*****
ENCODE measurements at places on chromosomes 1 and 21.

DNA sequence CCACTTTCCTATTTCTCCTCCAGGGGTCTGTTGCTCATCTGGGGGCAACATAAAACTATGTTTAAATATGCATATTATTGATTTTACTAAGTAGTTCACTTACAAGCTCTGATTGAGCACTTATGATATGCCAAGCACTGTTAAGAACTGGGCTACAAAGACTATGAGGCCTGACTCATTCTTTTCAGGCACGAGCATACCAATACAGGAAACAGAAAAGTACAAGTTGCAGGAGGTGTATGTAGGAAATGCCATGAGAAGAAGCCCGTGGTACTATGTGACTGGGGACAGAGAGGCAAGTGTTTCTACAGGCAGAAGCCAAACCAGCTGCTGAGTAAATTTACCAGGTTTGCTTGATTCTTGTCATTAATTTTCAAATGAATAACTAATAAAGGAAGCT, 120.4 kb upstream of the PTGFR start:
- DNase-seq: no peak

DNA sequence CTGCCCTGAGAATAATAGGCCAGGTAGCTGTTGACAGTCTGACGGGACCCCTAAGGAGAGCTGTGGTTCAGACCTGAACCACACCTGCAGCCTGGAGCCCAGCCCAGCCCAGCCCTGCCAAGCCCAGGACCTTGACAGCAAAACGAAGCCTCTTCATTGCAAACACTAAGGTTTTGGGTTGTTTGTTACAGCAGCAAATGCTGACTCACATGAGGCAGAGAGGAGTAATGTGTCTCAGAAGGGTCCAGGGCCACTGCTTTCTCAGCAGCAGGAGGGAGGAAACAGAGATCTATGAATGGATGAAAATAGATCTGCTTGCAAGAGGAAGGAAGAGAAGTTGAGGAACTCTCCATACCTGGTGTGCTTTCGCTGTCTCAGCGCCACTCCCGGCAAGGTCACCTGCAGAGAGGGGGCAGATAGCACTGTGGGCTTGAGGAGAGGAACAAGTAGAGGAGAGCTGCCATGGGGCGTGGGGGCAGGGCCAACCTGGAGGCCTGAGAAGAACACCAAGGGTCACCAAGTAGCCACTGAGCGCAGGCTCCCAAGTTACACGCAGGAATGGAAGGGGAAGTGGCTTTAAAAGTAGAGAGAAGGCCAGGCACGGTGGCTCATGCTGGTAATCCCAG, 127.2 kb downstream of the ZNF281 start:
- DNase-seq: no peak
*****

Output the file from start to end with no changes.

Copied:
ENCODE measurements at places on chromosomes 1 and 21.

DNA sequence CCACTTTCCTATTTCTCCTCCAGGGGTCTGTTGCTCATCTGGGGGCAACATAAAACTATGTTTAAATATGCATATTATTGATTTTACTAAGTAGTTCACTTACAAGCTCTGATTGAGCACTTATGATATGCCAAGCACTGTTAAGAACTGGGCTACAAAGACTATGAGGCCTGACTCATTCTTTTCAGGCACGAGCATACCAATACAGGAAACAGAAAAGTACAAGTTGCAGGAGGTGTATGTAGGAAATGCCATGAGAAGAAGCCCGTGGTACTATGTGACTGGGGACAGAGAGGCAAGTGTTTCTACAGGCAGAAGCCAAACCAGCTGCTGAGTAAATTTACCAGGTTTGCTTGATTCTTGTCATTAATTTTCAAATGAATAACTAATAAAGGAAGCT, 120.4 kb upstream of the PTGFR start:
- DNase-seq: no peak

DNA sequence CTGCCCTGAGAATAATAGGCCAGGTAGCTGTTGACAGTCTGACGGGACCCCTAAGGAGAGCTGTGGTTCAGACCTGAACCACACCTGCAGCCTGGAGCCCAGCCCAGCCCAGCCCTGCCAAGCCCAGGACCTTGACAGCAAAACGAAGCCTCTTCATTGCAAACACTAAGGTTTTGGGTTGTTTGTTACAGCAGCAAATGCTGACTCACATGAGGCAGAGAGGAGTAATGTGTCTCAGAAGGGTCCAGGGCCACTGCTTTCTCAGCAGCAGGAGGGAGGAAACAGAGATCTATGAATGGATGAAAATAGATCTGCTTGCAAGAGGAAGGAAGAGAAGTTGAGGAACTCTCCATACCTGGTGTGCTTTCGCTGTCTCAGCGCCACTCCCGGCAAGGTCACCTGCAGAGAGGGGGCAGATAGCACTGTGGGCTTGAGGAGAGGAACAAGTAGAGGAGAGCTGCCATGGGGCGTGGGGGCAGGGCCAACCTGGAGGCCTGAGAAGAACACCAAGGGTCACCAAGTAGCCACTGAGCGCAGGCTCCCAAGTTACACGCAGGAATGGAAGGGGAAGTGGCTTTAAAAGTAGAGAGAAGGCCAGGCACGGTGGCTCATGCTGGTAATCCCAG, 127.2 kb downstream of the ZNF281 start:
- DNase-seq: no peak